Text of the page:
Sunday, January 30, 2011

Food for Thought

I awoke Saturday morning to a room littered with French Fries. They were everywhere. On my desk, under my bed, inside my pillowcase, even atop my Omron home blood pressure machine. Fried shrapnel from an interesting evening. It's a great story.

Sunday morning, I found myself in an even stranger environment: St. Paul's Lutheran Church.

Raised a traditional Catholic, the bulk of my church experience was largely focused on the laundry list of actions that would cause me to burn in hell for all eternity. As I got older, it became tougher to reconcile the expanding distance between my own beliefs and those of the church. With a doctrine that stands against legal and safe abortions for rape victims, fiercely denounces homosexuality, yet still manages to find time to ignore predatory priests in its own parishes, my church attendance dwindled from the weekly services of my childhood, to the yearly Christmas Mass, before stopping altogether.

I can’t say exactly what brought me back there. It might have been the fond memories of being served wine at 9:00am but I suspect it's the mild but growing dissatisfaction with my current priority set. Don't misunderstand, I love DC. But it's easy to get caught up in its pace of life -time is money, grab the bull by the horns - and forgot to take it all with a grain of salt. From billable hours, to Metro's two minute transfer intervals, to the General Schedule, DC is always reminding you to get yours and pick up the pace before you're left behind. Metro commuters will trample over one another to catch a train that saves two minutes, not because we're racing to the hospital for a sick loved one, but as the ordinary course of business on a regular workday. We justify it with the concept that it's all part of being in the city, that the work here is harder, faster, more significant, and mindfulness isn't part of the game.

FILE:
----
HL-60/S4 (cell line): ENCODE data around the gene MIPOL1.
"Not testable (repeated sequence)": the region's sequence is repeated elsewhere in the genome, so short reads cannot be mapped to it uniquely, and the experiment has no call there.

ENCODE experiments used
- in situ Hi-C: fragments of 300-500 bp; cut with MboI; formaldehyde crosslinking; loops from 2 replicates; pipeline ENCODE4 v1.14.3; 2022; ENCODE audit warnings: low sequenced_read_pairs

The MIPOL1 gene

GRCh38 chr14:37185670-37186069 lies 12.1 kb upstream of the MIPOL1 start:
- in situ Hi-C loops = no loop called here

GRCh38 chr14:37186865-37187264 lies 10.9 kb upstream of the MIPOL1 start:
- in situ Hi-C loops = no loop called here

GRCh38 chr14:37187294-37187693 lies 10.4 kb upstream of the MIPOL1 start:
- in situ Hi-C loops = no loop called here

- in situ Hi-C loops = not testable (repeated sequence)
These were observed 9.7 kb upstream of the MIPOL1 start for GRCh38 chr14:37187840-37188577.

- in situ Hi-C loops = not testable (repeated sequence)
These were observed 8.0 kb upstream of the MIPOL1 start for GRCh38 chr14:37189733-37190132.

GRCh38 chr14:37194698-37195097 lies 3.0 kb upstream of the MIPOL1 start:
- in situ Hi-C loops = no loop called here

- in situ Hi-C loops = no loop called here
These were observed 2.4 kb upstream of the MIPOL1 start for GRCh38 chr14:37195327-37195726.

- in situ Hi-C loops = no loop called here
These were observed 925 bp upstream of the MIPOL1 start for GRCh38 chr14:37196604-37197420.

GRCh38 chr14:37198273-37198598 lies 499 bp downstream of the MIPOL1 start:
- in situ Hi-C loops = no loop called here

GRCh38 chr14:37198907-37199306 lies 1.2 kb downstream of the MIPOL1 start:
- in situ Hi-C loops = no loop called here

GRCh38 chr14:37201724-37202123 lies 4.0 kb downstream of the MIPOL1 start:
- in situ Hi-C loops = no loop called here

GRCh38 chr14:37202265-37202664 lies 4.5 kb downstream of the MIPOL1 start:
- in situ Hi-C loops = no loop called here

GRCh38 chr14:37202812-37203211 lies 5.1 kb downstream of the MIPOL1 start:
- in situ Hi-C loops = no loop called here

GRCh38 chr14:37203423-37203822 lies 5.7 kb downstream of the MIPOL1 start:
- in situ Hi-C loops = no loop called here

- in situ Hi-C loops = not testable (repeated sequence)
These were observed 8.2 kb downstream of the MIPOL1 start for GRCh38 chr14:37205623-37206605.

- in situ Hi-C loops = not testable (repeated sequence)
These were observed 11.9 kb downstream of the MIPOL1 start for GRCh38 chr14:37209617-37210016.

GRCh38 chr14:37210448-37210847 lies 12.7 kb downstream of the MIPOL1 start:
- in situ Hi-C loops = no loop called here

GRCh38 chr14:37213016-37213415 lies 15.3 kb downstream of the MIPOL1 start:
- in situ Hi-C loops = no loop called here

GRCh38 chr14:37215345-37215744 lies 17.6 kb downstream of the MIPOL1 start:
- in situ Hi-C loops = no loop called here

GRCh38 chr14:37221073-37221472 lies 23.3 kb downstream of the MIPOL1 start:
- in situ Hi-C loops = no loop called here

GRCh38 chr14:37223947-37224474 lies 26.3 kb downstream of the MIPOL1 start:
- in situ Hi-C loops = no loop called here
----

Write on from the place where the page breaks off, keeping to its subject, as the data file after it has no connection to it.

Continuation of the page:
I think for many people, church falls off our radar as a place we can go to keep perspective. Religious gobbledy guk aside, just the notion that if Jesus wasn't an asshole, there's no reason for us to be one, is worth second look.

Now for all I know, half of the congregation went home to beat their children, steal from their company, or slam heroin in the church parking lot. One Sunday at church isn’t a spiritual awakening or religious enlightenment, but for me, it was enough of an experience that, in lieu of the entertaining, salacious, but not especially substantive tale involving French Fries, I had planned to post, I wanted to talk about this instead.